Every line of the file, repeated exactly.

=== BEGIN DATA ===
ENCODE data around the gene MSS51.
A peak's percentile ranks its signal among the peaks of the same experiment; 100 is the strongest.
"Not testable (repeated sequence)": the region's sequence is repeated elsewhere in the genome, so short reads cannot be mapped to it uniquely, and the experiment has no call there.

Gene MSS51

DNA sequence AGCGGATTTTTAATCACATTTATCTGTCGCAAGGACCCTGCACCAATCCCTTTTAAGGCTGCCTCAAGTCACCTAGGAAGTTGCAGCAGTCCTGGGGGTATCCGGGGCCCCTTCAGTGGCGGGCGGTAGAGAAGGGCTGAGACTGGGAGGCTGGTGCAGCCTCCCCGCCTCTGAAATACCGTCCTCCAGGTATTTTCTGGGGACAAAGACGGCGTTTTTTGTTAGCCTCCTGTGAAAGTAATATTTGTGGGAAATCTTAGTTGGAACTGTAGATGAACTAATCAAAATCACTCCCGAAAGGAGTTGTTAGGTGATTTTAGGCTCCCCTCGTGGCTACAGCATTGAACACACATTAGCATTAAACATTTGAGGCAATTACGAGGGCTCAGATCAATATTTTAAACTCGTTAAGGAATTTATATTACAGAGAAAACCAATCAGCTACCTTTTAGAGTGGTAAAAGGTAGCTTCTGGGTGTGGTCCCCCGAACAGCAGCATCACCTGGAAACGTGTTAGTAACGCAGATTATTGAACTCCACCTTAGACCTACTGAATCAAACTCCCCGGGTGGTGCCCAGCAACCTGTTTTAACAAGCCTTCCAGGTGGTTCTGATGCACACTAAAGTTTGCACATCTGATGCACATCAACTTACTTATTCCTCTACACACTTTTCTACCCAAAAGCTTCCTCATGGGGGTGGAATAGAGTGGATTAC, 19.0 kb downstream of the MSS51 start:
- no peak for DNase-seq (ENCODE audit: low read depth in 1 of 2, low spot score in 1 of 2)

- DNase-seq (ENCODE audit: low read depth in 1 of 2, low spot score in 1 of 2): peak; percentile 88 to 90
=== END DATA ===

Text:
ENCODE data around the gene MSS51.
A peak's percentile ranks its signal among the peaks of the same experiment; 100 is the strongest.
"Not testable (repeated sequence)": the region's sequence is repeated elsewhere in the genome, so short reads cannot be mapped to it uniquely, and the experiment has no call there.

Gene MSS51

DNA sequence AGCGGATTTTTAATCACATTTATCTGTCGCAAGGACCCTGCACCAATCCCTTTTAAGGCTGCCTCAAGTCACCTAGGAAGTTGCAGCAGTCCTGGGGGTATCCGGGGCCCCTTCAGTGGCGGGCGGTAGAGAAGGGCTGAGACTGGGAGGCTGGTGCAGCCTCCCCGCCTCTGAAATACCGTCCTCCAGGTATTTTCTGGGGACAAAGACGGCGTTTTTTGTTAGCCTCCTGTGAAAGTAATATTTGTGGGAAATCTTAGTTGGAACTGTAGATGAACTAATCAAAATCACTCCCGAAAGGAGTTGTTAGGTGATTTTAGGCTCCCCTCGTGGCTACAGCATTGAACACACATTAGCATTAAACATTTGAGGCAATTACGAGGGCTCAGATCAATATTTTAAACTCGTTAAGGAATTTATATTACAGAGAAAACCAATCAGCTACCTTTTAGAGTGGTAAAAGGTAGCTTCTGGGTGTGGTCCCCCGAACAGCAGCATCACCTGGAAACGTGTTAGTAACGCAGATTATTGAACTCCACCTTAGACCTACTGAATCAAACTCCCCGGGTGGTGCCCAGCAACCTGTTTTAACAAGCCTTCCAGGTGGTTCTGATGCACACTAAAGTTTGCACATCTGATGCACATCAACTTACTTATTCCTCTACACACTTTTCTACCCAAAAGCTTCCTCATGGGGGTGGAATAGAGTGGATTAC, 19.0 kb downstream of the MSS51 start:
- no peak for DNase-seq (ENCODE audit: low read depth in 1 of 2, low spot score in 1 of 2)

- DNase-seq (ENCODE audit: low read depth in 1 of 2, low spot score in 1 of 2): peak; percentile 88 to 90